For the past twenty years, the Bob Marshall Wilderness Foundation has been connecting Americans with their wilderness heritage by providing access to and stewardship of one of the world’s most spectacular places- Montana’s Bob Marshall Wilderness Complex. We help hundreds of hard working volunteers, including youth, develop a land ethic and give back to the wilderness by opening trails, restoring heavily used areas, maintaining historic structures and fighting weeds.
Every summer, our organization leads over 40 volunteer trail crews into the heart of the Bob Marshall Wilderness to accomplish this work.
The Board of Directors of the Bob Marshall Wilderness Foundation adamantly opposes HR1349, which would allow mountain bikes and other wheeled vehicles in designated Wilderness. After thoughtful consideration, we oppose this legislation for several reasons:
First and foremost, HR 1349 is contrary to the spirit and intent of the Wilderness Act, which specifically prohibits mechanized transport. The framers of the Act intended to preserve vestiges of primitive America that shaped our national identity. Like many others, they did not want the trappings of civilization to intrude on every acre of our nation.
Second, the Wilderness Act allows access for everyone to enjoy these special places. It simply specifies modes of transportation that are allowed.
Third, it has been suggested that the Wilderness Act does not prohibit the use of mountain bikes and that the Forest Service arbitrarily implemented the restriction. This is simply not true. Section 4.C Prohibitions states in part “and no other form of mechanical transport.” It should be noted that the Bureau of Land Management, the National Park Service and the Fish and Wildlife Service all banned bicycles on Wilderness lands that they managed from the beginning.
Fourth, allowing or prohibiting mountain bikes would presumably be at the discretion of local land managers. Oddly, this does not appear in the text of HR 1349, nor is it clear if managers would be tasked with allowing or prohibiting such use. If this is the case, there is no easier way to insure endless litigation as decisions are made one at a time.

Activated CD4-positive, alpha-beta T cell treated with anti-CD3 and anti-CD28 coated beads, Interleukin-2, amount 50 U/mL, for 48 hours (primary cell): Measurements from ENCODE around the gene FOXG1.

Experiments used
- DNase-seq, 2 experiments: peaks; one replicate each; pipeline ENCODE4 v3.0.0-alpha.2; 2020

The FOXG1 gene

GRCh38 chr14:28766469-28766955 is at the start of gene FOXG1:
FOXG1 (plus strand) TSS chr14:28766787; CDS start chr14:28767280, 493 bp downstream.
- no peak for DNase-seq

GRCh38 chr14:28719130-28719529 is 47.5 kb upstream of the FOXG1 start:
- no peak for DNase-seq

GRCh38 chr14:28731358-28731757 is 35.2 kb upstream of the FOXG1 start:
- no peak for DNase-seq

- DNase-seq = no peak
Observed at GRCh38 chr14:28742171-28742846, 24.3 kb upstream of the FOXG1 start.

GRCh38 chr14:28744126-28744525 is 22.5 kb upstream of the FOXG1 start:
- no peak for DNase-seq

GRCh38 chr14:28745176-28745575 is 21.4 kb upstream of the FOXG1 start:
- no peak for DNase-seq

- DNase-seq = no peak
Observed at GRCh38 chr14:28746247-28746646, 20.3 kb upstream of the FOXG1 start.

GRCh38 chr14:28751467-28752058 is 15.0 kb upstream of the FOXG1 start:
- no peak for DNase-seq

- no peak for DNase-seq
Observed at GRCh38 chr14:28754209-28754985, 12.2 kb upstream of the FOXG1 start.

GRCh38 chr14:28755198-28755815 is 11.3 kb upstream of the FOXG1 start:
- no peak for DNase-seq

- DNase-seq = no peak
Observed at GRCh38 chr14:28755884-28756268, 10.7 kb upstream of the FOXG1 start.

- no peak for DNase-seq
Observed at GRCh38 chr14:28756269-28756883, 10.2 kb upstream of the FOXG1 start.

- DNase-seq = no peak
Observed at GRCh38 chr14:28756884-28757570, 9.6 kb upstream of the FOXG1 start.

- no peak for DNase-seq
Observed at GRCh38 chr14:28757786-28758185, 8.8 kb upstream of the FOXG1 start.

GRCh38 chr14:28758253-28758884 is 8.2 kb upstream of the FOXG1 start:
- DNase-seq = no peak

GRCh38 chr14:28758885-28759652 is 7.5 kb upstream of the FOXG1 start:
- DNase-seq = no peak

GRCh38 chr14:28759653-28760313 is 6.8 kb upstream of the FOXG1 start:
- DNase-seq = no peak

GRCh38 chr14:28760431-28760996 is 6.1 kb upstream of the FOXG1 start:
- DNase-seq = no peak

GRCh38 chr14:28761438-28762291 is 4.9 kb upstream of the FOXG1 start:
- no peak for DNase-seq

Fifth, HR 1349 would set a precedent for other legislation that could further degrade Wilderness. What other groups might seek exceptions for their perceived needs? Motorcycle riders, pilots, snowmobilers and electric bike riders? Wilderness managers and stewards use mechanical and motorized transport and motorized equipment only on rare occasions and only after a careful analysis of alternatives and impacts; why are we providing exceptions for toys?
Sixth, Wilderness, as it is, has true economic value in the tourists it draws to enjoy these pristine areas away from the distractions of civilization. Only 2% of America is designated protected Wilderness. Wilderness is not just about recreation but has been said to be a necessary part of the human spirit. We must to remain committed to safeguarding these few destinations and experiences.
Seventh, many mountain bikers, locally and nationally. do not support allowing bicycles in Wilderness. The International Mountain Biking Association is not in support of bicycles in Wilderness. Their statements suggest their satisfaction honoring the sanctity of the Wilderness. In their words, they have plenty of miles of trail to enjoy.
Finally, there is a real safety concern with mixing mountain bikes and horses on wilderness trails that are often narrow and on steep terrain. We partner closely with groups such as the Back Country Horsemen of Montana and US Forest Service pack strings to achieve our trail work. The Foundation could not do our work without stock support. The safety and well being of all of our packers is a priority for us. There are 14,300 members of the Back Country Horsemen of America nationwide who help federal agencies and nonprofits such as ours care for the Wilderness. They share our opposition to HR 1349.
We strongly urge you to actively oppose HR 1349 and to encourage your colleagues to do likewise. It will benefit only a few while degrading the few truly wild areas we have left in the United States. It is bad for Wilderness, bad for the nation and bad for Montana.
For those not familiar with the intrinsic values and power of Wilderness viewing the video “3 Miles an Hour” may be helpful.
Furthermore, we encourage you to work with the mountain bike community and federal, state and local agencies to identify and develop alternatives for mountain bike areas outside designated Wilderness. In Montana alone there are millions of acres of federal land outside the Wilderness system.
The Bob Marshall Wilderness Foundation's Board of Directors and Staff